Our country’s newspapers are increasingly being bought by, or at least controlled by, hedge funds -- and many would say not for the better of the republic. The Hartford Courant is in this boat, and the journalists who work there would like to change that. 

Doug Kerr / Creative Commons

Seven years after old Big East broke apart, UConn is back in the conference -- as of July 1. The university reached an agreement to rejoin the league a year ago, but teams had to finish out last season in the American Athletic Conference first and then pay the AAC $17 million to leave. So will this move help UConn athletics get out of debt? Was this a “nostalgia” move? What will it do for recruiting? 

Bonnie-Brown / Creative Commons

The state of Connecticut has released the details of its plan to return K-12 students to in-person classes in the fall. So what could it mean in practice? Teachers representatives are concerned and call the plan “lacking.”

National Museum of Health and Medicine / Creative Commons

You’ve probably heard the old phrase, “Those who forget history are doomed to repeat it.” One has to wonder whether that dynamic is playing out in this time of pandemic and racial unrest -- specifically in regard to the quadruple tumult at the beginning of the last century, of war, pandemic, racial unrest and recession. 

a closed sign
Ryan Caron King / Connecticut Public Radio

The economy has been thrown into turmoil by the coronavirus pandemic, but predicting the longer-term effects of the downturn can be a tricky business. U.S. consumer spending was up a record 18% in May, despite the fact that unemployment remains in double digits. So how do we chart the future now that the pandemic has changed everything?

Grace Murray Stephenson / Austin History Center

This year is the 155th annual Juneteenth Celebration, symbolically marking the freedom of Black people from slavery in this nation. But despite the long history of the day, many white Americans are hearing about it for the first time in the wake of George Floyd’s killing. Connecticut has recognized Juneteenth since 2003, but it is not yet an official state holiday. 

Joe Amon / Connecticut Public/NENC

The worldwide demonstrations of the last two weeks have been in protest of police brutality. And yet, they have delivered images from across the U.S. of police acting brutally against unarmed people in the midst of the protests.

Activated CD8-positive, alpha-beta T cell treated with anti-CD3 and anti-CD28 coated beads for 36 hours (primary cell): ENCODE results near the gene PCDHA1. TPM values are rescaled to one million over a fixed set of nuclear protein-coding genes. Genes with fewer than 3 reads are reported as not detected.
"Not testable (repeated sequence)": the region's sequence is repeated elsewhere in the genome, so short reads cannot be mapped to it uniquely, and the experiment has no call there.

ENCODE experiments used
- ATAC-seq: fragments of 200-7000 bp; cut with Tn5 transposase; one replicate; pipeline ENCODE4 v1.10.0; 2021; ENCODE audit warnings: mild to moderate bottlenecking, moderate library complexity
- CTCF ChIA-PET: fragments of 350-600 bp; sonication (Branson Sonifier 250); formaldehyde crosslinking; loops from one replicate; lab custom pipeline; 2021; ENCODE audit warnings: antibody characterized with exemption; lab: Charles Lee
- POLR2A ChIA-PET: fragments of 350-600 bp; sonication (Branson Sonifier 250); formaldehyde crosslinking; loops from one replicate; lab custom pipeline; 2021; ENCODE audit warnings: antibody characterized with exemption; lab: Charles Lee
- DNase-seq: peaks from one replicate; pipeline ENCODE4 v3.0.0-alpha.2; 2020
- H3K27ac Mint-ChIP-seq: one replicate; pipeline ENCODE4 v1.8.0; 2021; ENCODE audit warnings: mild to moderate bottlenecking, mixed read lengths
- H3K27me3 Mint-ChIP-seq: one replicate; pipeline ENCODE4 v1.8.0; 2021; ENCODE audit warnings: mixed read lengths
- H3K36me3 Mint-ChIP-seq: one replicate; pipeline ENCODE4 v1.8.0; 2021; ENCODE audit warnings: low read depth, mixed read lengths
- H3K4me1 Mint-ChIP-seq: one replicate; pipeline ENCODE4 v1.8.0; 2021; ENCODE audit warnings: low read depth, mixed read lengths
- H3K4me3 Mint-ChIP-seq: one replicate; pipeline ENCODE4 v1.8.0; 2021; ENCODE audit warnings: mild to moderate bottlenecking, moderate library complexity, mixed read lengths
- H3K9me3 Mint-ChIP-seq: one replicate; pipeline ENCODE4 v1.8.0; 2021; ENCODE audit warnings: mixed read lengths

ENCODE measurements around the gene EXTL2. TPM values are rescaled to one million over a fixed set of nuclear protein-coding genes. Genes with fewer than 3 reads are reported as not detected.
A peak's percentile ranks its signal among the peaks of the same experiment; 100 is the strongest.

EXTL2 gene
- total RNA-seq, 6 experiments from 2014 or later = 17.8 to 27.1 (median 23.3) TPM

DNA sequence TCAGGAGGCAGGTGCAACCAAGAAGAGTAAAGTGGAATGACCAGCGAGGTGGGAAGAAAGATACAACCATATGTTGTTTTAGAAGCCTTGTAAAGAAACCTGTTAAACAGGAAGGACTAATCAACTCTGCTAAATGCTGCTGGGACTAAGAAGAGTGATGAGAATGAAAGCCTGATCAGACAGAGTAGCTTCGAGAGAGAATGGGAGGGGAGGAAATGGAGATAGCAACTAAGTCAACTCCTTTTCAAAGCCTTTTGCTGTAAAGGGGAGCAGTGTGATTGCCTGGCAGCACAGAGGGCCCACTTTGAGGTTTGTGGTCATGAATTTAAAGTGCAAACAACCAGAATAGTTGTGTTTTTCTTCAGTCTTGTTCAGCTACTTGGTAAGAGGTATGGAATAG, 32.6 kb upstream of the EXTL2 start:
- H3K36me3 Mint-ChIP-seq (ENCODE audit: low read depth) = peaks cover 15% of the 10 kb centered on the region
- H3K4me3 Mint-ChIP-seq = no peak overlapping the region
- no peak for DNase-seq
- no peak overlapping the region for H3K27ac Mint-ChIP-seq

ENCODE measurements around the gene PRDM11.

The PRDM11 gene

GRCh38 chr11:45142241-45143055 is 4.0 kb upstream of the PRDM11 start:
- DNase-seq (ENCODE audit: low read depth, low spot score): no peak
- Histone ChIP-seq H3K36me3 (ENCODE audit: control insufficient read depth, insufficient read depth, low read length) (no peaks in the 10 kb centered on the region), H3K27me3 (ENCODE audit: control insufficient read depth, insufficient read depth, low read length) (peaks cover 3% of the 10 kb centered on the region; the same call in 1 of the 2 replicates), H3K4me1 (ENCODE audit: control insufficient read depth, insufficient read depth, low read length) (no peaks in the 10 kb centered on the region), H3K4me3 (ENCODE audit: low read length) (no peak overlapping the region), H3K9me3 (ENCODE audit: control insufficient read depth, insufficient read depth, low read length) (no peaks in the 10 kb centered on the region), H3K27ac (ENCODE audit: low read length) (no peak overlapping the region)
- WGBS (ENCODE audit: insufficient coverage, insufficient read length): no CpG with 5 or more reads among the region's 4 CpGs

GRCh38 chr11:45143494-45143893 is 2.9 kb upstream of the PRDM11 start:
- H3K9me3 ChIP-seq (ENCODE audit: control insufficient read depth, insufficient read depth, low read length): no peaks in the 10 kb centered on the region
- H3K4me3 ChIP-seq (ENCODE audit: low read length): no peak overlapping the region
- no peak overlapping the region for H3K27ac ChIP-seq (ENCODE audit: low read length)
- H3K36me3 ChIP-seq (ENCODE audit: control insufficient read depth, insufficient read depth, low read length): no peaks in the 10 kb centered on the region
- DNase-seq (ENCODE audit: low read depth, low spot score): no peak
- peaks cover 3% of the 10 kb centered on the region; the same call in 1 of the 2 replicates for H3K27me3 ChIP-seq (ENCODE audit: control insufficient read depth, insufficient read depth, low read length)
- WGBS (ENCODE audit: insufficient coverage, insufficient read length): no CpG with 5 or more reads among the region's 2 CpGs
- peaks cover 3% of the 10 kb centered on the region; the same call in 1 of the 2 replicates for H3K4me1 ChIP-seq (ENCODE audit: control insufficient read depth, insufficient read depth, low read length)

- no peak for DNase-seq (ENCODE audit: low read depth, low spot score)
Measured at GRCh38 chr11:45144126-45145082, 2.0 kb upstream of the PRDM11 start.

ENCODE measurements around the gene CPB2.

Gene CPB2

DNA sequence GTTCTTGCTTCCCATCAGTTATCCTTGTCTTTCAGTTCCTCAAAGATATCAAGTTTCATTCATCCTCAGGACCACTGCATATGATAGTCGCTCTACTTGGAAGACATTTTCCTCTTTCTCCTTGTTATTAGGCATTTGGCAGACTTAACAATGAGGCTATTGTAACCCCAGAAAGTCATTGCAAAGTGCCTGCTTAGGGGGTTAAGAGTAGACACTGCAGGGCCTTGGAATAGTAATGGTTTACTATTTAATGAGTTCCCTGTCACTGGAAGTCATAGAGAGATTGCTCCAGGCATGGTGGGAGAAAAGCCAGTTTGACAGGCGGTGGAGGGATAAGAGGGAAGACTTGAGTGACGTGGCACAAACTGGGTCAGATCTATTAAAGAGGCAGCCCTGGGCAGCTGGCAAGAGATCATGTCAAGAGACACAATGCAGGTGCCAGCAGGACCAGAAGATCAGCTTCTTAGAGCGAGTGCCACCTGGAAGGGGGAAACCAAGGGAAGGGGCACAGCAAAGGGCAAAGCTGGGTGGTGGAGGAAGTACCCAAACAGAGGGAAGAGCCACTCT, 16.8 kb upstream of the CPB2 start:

Joe Amon / Connecticut Public/NENC

There’s long been good evidence for the premise that racism is bad for your health. And that truth stands whether you’re the victim or the perpetrator. In light of both the racial disparities of the coronavirus pandemic and the momentous events in the wake of George Floyd’s death, Connecticut Public Radio’s All Things Considered host, John Henry Smith, spoke with Dr. Cato T. Laurencin, a professor of orthopedic surgery at UConn. 

coronavirus, Weaver, High Schools
Joe Amon/Connecticut Public/NENC

We’ve heard a lot about the distance learning going on at K-12 schools during this coronavirus pandemic shutdown. But there’s a good number of kids who are not distance learning for a variety of reasons and badly need schools to reopen. 

Selbe Lynn / Creative Commons

Monday is the day that Connecticut’s two casinos will reopen after weeks of shutdown due to the coronavirus pandemic. Gov. Ned Lamont has been open about his feeling that it’s too early to resume gaming at Foxwoods and Mohegan Sun. 

Absentee Ballot
Airman 1st Class Zoe Thacker / U.S. Air Force

Gov. Ned Lamont recently signed an executive order that will allow people who are concerned about contracting the coronavirus to use an absentee ballot for the August presidential primary elections. That has some members of the state Republican party upset.